“Lu AF35700 showed good anti-psychotic effects, was well-tolerated and safe at 10 mg and 20 mg dosages in the study. Further analysis of the data is ongoing,” it added.

Anders Gersel Pedersen, Executive Vice President, Research and Development at Lundbeck said: “This is a setback for patients with schizophrenia, but we will continue to advance our pipeline of innovative therapies to meet the needs of patients suffering from psychiatric and neurological diseases.”

Lundbeck is estimated to lose US$ 4 billion due to this debacle. The company now has its hopes pinned on Foliglurax, a new treatment for Parkinson’s disease, which is in its second phase of testing, along with an Alzheimer’s treatment which is in phase one.

Earlier this month, Novo Nordisk announced its intention to produce treatments for neurodegenerative diseases such as Parkinson’s and Alzheimer’s – this is the first time the fellow Dane pharma giant has ever encroached on Lundbeck’s territory.

J&J’s blockbuster prostate cancer drug loses patent battle

Johnson & Johnson lost the case in a US district court wherein it asserted its patent claims for Zytiga (abiraterone acetate), its blockbuster prostate cancer drug. This will potentially enable the launch of generics in the coming one week or so.

The Court held that the patent claims would be infringed if the patent were valid. The patent infringement case was filed against several companies who have submitted Abbreviated New Drug Applications for 250 mg and/or 500 mg tablets.

Johnson & Johnson though isn’t giving up the fight for Zytiga. Janssen (a J&J company) said it “strongly disagrees with the court's ruling and will continue to defend the patent”. 

The company has filed a motion for rehearing with the US Patent & Trademark Office (USPTO) in connection with the prior inter partes review decisions related to the 438 patent.

The Court has ordered that status quo be maintained through October 30, 2018, and no generic launch shall occur before October 31, 2018, so that Janssen’s preliminary injunction motion to enjoin defendants from launching their generic products pending the appeal process can be decided. 

Zytiga has been driving growth for J&J ever since its launch back in 2011. Even now, its sales are growing at a fast clip — Zytiga generated US$ 1.42 billion in the US in the first nine months of 2018, a 71 percent boost year on year. In Europe, Zytiga is protected by regulatory exclusivity through September 2022.

However, J&J executives insist they don’t need Zytiga for sales growth. On the company’s third-quarter conference call, they said the company has a broad pharma portfolio that turned in 8.2 percent growth excluding currency effects. Without Zytiga, the unit still grew by 6.6 percent. Moreover, Zytiga’s international growth can help soften the blow. 

Internationally, the drug posted sales of US$ 1.29 billion through the first nine months of this year, marking an increase of 40 percent.

After Eli Lilly and GSK, former Genentech employees caught stealing trade secrets

Back in 2013, two former Eli Lilly scientists were accused of stealing US$ 55 million in trade secrets on behalf of a Chinese drug company. And last month, a cancer researcher in the US, named Yu Xue, was accused of stealing GSK’s trade secrets for a string of companies called Renopharma Inc.

This week, four former Genentech employees in the US were indicted by a federal grand jury for the alleged theft of company trade secrets in order to help a company in Taiwan — JHL Biotech, Inc — develop drugs similar to those made by the Roche subsidiary. Founded in 2012, JHL Biotech develops biosimilar drugs primarily for marketing in China.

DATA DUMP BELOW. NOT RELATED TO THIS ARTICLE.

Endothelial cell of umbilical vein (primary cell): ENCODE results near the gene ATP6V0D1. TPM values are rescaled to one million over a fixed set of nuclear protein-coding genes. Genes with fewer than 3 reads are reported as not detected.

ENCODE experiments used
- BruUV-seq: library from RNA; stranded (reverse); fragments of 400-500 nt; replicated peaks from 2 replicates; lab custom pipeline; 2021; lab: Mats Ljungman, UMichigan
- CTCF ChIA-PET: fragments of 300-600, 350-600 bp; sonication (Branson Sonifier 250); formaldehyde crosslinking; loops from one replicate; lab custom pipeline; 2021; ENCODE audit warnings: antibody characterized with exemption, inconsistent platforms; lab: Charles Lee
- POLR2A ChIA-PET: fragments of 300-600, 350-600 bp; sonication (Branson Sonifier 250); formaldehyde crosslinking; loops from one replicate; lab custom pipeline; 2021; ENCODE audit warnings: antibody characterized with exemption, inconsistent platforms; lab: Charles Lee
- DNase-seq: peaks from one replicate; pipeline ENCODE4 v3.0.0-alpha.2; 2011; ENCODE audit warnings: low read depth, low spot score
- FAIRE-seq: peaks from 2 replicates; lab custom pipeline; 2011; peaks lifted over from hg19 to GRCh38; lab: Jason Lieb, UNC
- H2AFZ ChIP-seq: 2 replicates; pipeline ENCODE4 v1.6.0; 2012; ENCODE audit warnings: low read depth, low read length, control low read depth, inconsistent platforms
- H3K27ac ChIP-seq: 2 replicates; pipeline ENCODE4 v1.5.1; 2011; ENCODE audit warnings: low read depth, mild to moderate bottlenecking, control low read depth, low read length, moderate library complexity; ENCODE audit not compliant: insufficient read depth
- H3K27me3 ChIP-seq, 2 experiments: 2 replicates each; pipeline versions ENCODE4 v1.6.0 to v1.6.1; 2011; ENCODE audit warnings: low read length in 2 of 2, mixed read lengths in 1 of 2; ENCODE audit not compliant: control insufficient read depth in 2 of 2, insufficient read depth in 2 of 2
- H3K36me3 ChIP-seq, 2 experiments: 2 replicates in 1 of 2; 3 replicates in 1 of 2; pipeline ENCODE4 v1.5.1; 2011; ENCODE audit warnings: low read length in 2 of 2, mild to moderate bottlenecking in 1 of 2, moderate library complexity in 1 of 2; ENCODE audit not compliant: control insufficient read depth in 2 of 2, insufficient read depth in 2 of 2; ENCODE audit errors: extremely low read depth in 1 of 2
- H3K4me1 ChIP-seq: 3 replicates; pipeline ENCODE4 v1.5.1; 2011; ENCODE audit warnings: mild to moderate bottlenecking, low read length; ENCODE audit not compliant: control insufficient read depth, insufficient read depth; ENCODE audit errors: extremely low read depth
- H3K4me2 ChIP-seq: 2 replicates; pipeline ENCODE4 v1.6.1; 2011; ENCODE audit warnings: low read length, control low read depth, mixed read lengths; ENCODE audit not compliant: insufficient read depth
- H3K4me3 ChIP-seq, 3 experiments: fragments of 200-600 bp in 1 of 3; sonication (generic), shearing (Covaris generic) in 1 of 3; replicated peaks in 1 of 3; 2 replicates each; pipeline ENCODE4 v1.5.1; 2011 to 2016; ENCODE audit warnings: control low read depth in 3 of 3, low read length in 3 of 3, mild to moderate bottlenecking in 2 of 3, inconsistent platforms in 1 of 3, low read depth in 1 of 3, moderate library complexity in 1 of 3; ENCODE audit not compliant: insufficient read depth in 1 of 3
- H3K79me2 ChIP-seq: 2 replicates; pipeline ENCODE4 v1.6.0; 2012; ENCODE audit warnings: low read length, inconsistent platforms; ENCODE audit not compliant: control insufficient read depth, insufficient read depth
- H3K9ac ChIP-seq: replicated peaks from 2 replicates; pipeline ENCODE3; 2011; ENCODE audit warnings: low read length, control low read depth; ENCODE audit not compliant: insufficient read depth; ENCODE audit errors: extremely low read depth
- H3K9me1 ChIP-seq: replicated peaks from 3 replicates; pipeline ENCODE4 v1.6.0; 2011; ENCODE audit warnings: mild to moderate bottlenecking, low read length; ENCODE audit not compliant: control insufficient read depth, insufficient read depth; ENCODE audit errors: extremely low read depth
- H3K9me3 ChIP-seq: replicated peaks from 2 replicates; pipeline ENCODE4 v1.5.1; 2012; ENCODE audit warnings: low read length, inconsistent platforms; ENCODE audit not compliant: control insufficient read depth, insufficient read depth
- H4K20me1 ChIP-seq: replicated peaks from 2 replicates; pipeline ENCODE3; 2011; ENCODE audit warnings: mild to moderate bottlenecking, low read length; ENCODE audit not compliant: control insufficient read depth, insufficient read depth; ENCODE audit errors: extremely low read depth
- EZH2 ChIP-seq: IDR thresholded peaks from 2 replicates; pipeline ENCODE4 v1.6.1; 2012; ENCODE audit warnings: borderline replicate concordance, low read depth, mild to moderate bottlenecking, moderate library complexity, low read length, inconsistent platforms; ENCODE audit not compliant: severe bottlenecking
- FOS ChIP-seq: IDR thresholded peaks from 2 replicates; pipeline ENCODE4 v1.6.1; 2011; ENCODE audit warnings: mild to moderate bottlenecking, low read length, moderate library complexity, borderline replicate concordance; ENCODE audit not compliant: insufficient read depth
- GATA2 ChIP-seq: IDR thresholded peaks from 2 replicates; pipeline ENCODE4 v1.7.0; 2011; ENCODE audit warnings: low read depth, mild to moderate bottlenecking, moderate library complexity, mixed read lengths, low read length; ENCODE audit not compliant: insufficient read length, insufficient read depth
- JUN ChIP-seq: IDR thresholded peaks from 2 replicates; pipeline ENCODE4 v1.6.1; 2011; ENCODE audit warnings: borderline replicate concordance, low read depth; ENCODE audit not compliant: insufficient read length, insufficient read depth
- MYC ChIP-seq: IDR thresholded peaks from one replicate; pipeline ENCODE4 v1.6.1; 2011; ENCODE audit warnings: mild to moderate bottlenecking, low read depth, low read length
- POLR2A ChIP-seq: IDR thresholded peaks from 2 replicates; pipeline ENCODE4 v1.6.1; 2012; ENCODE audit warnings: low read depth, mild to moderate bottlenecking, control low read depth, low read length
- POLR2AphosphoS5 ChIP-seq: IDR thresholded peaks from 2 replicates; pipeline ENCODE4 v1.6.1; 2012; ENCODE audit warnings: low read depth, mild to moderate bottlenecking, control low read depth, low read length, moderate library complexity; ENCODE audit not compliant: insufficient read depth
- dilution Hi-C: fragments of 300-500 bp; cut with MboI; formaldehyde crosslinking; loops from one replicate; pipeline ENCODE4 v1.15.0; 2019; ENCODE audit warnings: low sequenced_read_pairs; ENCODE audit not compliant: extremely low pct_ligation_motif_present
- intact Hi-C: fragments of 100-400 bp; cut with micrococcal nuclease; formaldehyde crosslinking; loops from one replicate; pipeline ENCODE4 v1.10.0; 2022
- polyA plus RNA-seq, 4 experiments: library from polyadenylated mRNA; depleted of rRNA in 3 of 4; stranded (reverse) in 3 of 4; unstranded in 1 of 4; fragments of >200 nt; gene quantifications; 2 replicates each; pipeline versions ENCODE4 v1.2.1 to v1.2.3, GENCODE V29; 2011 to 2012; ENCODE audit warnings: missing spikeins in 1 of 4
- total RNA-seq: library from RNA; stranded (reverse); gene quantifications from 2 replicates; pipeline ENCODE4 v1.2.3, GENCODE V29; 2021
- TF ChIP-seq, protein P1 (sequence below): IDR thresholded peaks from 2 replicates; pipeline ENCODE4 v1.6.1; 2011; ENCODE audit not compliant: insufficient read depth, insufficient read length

The jury indicted Xanthe Lam (a principal scientist who was with Genentech from 1985 until last year), Allen Lam, Hohn Chan and James Quach for stealing trade secrets. Allen Lam, Xanthe’s husband, as well as Chan and Quach were all former employees who became consultants for JHL Biotech. 

According to the Department of Justice, JHL develops biosimilar treatments. The four are alleged to have conspired to steal information related to four Genentech drugs — Pulmozyme, Rituxan, Herceptin and Avastin — and provide that information to JHL. 

According to the indictment, Xanthe Lam, whose services were terminated by Genentech last year, gathered confidential clinical data about the drugs and sent them to her husband and the other two conspirators. They, in turn, sent the information to JHL Biotech. The indictment also said that while employed at Genentech, Xanthe Lam secretly consulted with the Taiwan-based company.

Xanthe Lam faces multiple charges, including conspiracy to commit theft of trade secrets. Two of the charges carry 10-year sentences and US$ 250,000 fines each. The other two carry five-year prison sentences and US$ 250,000 fines each.

After Europe bans irbesartan made by Aurobindo, FDA announces its recall in US

Earlier this month, we had carried news on Aurobindo Pharma — on October 8, the European Directorate for the Quality of Medicines & HealthCare (EDQM) suspended Aurobindo’s CEP (Certificate of Suitability), effectively stopping the supply in the EU of medicines containing irbesartan from this company.

Irbesartan is the third sartan to be found with low levels ofN-nitrosodiethylamine (NDEA), a known animal and suspected human carcinogen. The detection of impurities – N-nitrosodimethylamine (NDMA) and NDEA – in valsartan from Zhejiang Huahai Pharmaceuticals over the last few months has led to an EU-wide review of all valsartan medicines. The review was subsequently extended to other ‘sartan’ medicines when very low levels of NDEA were found in losartan made by Hetero Labs in India.

This week, FDA alerted patients and health care professionals to ScieGen’s voluntary recall of certain lots of irbesartan because they contain NDEA. FDA laboratory testing confirmed NDEA in some lots of ScieGen’s irbesartan. ScieGen’s irbesartan products are labeled as Westminster Pharmaceuticals and Golden State Medical Supply, Inc.

ScieGen’s recall affects about 1 percent of the irbesartan drug products in the US market.

Aurobindo Pharma, which manufactures the active pharmaceutical ingredient (API) for ScieGen’s irbesartan products, is recalling all unexpired lots of its irbesartan API supplied to the US market with NDEA.